To account for extrusion variability such as wall thickness or lumen twisting, techniques such as run-out compensation and autofocus are used as in situ processes. Multiple camera systems with high-speed capture software allow the laser system to simultaneously adjust the x, y, and θ planes to maintain hole size and center the holes along the axial direction of the catheter or lumen wall.

A critical aspect of laser ablation technology is its ability to account for raw material variability, such as extrusion dimensions, to maintain critical features. For example, laser drilling is affected by the thickness of the catheter wall. As the laser drills, there is a taper angle of approximately 3º–5º with respect to the vertical alignment, which creates a hole diameter that is smaller at the inner diameter (ID) than the outer diameter. The taper angle governs the delta between holes. If the wall is thicker than expected, the hole diameter at the exit (or ID) is smaller. If the wall is thinner than expected, the hole diameter at the exit is larger.

A stainless-steel, tungsten or Teflon-coated mandrel is inserted into the central lumen to provide mechanical stability. For long peripheral catheters, one end is supported by v-grooves to ensure straightness. Smaller mandrels are inserted into the appropriate satellite lumen that requires holes to be drilled. The laser beam enters the catheter from the top (perpendicular to the catheter axis) to drill the hole, while the mandrel prevents the beam from hitting the back side of the catheter wall. The laser beam acts like a virtual tool bit and can be fashioned into any shape, such as a circle, oval, or rectangle.

Laser Stripping

A laser stripping system uses pulses to peel layers like onions.

Sometimes device manufacturers need to remove an outer layer of polymer material to expose an underlying metal layer such as a wire or mesh. Depending on the application, they may want to observe careful, controlled depth so that the underlying layer is not disturbed, or they may want to expose a metal boundary to provide an electrical contact. Prototyping methods for these processes include bead blasting, hot irons, or mechanical wire stripper tools. But these techniques are inconsistent and often depend on the operator's skill. They may also produce poor yields.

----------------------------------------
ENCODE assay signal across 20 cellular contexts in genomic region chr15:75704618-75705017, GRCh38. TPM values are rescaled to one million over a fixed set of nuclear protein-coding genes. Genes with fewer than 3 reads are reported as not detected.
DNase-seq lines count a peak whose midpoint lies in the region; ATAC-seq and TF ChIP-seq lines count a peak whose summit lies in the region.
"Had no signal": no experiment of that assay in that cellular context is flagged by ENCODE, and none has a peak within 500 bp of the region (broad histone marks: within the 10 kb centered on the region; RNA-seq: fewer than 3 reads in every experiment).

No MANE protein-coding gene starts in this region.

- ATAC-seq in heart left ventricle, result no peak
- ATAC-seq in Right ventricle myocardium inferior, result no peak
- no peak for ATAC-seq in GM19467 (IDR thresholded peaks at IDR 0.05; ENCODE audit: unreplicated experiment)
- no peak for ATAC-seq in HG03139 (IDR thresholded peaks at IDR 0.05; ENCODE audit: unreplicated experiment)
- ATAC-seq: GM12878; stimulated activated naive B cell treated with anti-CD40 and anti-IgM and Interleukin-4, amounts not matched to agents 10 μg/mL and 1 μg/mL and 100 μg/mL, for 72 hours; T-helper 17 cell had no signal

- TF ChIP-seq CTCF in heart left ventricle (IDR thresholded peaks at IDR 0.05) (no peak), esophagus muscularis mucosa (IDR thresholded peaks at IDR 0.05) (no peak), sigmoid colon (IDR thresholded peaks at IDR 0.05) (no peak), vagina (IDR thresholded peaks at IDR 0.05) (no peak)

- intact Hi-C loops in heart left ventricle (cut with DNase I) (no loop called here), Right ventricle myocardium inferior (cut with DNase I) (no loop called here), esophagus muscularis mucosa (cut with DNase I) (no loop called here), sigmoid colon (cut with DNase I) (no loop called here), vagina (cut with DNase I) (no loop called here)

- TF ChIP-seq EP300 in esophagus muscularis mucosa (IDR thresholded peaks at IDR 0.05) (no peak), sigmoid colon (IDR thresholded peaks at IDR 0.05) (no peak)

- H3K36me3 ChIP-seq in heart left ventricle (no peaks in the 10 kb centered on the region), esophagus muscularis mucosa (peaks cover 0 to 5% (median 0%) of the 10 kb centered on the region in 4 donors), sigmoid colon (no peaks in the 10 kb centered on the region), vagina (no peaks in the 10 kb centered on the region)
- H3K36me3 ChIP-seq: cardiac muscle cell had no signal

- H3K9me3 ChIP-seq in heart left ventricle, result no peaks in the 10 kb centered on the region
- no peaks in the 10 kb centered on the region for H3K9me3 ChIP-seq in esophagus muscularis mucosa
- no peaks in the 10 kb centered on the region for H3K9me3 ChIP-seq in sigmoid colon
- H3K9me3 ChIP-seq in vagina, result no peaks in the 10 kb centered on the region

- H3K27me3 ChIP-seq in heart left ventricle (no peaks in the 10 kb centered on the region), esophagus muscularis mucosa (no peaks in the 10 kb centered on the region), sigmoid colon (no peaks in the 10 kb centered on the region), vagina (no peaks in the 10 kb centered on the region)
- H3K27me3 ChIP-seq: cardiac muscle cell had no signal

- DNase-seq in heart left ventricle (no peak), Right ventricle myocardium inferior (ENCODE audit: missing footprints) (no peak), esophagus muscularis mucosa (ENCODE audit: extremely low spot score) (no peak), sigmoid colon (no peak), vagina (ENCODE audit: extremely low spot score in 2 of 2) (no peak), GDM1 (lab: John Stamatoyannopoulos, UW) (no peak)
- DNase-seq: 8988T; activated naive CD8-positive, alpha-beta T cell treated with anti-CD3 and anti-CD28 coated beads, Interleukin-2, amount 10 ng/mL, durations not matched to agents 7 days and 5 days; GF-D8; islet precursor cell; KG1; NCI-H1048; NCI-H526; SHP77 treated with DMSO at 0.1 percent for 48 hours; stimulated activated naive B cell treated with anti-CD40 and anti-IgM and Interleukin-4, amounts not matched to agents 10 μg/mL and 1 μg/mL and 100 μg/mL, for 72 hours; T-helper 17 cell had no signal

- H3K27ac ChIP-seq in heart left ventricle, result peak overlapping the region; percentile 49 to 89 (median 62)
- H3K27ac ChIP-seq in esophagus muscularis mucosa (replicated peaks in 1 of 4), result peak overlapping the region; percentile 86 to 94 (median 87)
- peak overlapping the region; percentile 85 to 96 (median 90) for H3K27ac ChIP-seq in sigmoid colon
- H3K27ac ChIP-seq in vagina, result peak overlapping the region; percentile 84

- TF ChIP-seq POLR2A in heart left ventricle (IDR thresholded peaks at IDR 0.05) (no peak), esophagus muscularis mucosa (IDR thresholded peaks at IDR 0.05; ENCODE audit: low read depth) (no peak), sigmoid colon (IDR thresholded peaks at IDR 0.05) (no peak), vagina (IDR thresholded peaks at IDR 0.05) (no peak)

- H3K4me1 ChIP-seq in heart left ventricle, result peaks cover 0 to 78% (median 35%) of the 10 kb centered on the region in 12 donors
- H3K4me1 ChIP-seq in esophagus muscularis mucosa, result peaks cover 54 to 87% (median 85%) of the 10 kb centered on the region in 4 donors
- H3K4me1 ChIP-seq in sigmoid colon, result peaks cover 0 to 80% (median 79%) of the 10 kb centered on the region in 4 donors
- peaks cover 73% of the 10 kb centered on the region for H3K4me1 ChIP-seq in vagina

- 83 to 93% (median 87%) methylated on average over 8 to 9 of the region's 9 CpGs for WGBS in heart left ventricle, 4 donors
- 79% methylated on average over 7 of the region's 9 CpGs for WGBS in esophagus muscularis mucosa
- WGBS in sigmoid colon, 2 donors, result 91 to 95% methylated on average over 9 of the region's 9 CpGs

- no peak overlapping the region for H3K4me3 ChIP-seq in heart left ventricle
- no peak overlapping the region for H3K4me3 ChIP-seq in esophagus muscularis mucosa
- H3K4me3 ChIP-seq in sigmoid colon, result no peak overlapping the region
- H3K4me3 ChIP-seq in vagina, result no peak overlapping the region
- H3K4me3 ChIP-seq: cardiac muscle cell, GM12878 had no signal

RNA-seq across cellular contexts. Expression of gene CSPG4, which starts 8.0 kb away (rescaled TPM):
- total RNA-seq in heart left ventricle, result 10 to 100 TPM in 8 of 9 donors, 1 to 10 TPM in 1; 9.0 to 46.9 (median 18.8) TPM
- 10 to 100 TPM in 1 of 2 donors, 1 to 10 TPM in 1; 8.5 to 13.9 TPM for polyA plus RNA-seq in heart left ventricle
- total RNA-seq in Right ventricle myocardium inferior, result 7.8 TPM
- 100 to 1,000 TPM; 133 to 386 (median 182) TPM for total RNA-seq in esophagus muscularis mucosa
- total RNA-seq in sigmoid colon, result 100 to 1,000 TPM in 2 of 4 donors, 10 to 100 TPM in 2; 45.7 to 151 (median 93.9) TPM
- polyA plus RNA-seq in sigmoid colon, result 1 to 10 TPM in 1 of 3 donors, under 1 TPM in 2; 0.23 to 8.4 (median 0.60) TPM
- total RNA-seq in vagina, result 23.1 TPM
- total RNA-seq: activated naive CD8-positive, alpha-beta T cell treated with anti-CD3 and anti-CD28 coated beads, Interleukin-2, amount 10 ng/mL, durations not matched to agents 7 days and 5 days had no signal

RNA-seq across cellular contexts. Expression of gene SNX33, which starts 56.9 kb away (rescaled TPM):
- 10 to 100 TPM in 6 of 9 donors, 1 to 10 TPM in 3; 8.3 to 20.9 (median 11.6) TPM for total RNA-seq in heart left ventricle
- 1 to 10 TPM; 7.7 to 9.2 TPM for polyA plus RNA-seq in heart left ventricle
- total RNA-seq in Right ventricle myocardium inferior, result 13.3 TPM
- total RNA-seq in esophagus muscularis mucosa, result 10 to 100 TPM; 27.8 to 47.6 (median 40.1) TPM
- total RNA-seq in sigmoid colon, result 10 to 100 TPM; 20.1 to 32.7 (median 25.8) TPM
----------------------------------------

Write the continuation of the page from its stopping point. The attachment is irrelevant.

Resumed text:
Laser ablation is a selective process that can machine one material without affecting the underlying material. The technology offers a repeatable, consistent process because a polymer's ablation threshold, or the amount of laser energy density required for ablation, is an order of magnitude less than the threshold of metals. The laser can etch the polymer material and once it reaches the metal, it can hit the metal boundary for an extended period of time without any visible effect (because the energy density is too low). Each laser pulse removes approximately 0.1 µm at a time so that the outer layer can peel like an onion, layer by layer.

Laser Ablation of Three-Dimensional Devices

Machine vision on a nine-axis system maps 3-D profiles to account for geometric variation.

Some manufacturers need to perform complex machining on a 3-D device with conical (nonplanar) surfaces and with geometry (conical angle, outer dimensions) that varies from part to part. One prototyping method entails an operator holding the device with tweezers under a magnifying lens and using a series of mechanical tools to shape the device. Laser ablation offers a one-stop method to machine the polymer-based 3-D device.

Similar to laser lathe technology, the device is mounted on a direct-drive rotary with x-y motion. To accomplish true 3-D machining, three additional axes—z, yaw, and tilt—are added to achieve six axes of motion. A separate mask stage with x, y, and θ is added to help machine complex patterns without stitching errors. The result is nine degrees of motion, all synchronized like a full-piece orchestra, playing to the rhythm of a rapid-firing laser. Laser machining is achieved by scanning the mask stage across a stationary beam while simultaneously rotating the device about the six axes of motion.

A nine-axis system can provide maximum yield for components such as this laser- machined screw.

The nine-axis system is equipped with machine vision that automatically maps the 3-D profile prior to laser machining. This accounts for geometric variation. The 3-D geometry is captured by the computer so that the system automatically compensates for dimensional variation (such as cone angle) to guarantee maximum yield, independent of raw material variation.

It's important to note that in some cases—vision system requirements, for example—significant financial investment is required. Some ablation firms are investing millions to automate their manufacturing processes (nine axes, automapping, autoloading, etc.). Unless U.S. laser manufacturers are willing to make some key investments in this type of infrastructure, device manufacturing may continue to move offshore.